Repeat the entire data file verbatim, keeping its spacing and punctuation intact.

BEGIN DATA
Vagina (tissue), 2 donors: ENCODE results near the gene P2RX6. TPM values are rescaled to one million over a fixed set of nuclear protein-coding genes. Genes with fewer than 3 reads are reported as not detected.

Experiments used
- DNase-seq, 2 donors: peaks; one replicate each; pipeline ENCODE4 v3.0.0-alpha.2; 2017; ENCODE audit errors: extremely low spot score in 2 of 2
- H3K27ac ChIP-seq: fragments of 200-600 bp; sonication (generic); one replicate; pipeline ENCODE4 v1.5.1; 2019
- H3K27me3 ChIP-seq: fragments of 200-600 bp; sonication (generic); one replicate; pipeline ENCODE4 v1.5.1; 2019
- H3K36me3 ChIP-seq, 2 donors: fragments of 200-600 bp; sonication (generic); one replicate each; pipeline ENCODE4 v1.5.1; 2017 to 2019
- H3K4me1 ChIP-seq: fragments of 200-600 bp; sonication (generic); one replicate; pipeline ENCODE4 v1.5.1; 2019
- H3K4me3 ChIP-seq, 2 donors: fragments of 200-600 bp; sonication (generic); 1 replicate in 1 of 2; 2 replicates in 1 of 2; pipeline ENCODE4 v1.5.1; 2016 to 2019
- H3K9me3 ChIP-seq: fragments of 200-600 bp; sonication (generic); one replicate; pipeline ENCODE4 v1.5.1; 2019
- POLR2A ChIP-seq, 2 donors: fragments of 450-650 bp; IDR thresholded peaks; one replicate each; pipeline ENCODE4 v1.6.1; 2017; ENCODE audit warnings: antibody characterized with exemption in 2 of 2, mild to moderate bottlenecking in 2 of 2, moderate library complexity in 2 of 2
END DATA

Vagina (tissue), 2 donors: ENCODE results near the gene P2RX6. TPM values are rescaled to one million over a fixed set of nuclear protein-coding genes. Genes with fewer than 3 reads are reported as not detected.

Experiments used
- DNase-seq, 2 donors: peaks; one replicate each; pipeline ENCODE4 v3.0.0-alpha.2; 2017; ENCODE audit errors: extremely low spot score in 2 of 2
- H3K27ac ChIP-seq: fragments of 200-600 bp; sonication (generic); one replicate; pipeline ENCODE4 v1.5.1; 2019
- H3K27me3 ChIP-seq: fragments of 200-600 bp; sonication (generic); one replicate; pipeline ENCODE4 v1.5.1; 2019
- H3K36me3 ChIP-seq, 2 donors: fragments of 200-600 bp; sonication (generic); one replicate each; pipeline ENCODE4 v1.5.1; 2017 to 2019
- H3K4me1 ChIP-seq: fragments of 200-600 bp; sonication (generic); one replicate; pipeline ENCODE4 v1.5.1; 2019
- H3K4me3 ChIP-seq, 2 donors: fragments of 200-600 bp; sonication (generic); 1 replicate in 1 of 2; 2 replicates in 1 of 2; pipeline ENCODE4 v1.5.1; 2016 to 2019
- H3K9me3 ChIP-seq: fragments of 200-600 bp; sonication (generic); one replicate; pipeline ENCODE4 v1.5.1; 2019
- POLR2A ChIP-seq, 2 donors: fragments of 450-650 bp; IDR thresholded peaks; one replicate each; pipeline ENCODE4 v1.6.1; 2017; ENCODE audit warnings: antibody characterized with exemption in 2 of 2, mild to moderate bottlenecking in 2 of 2, moderate library complexity in 2 of 2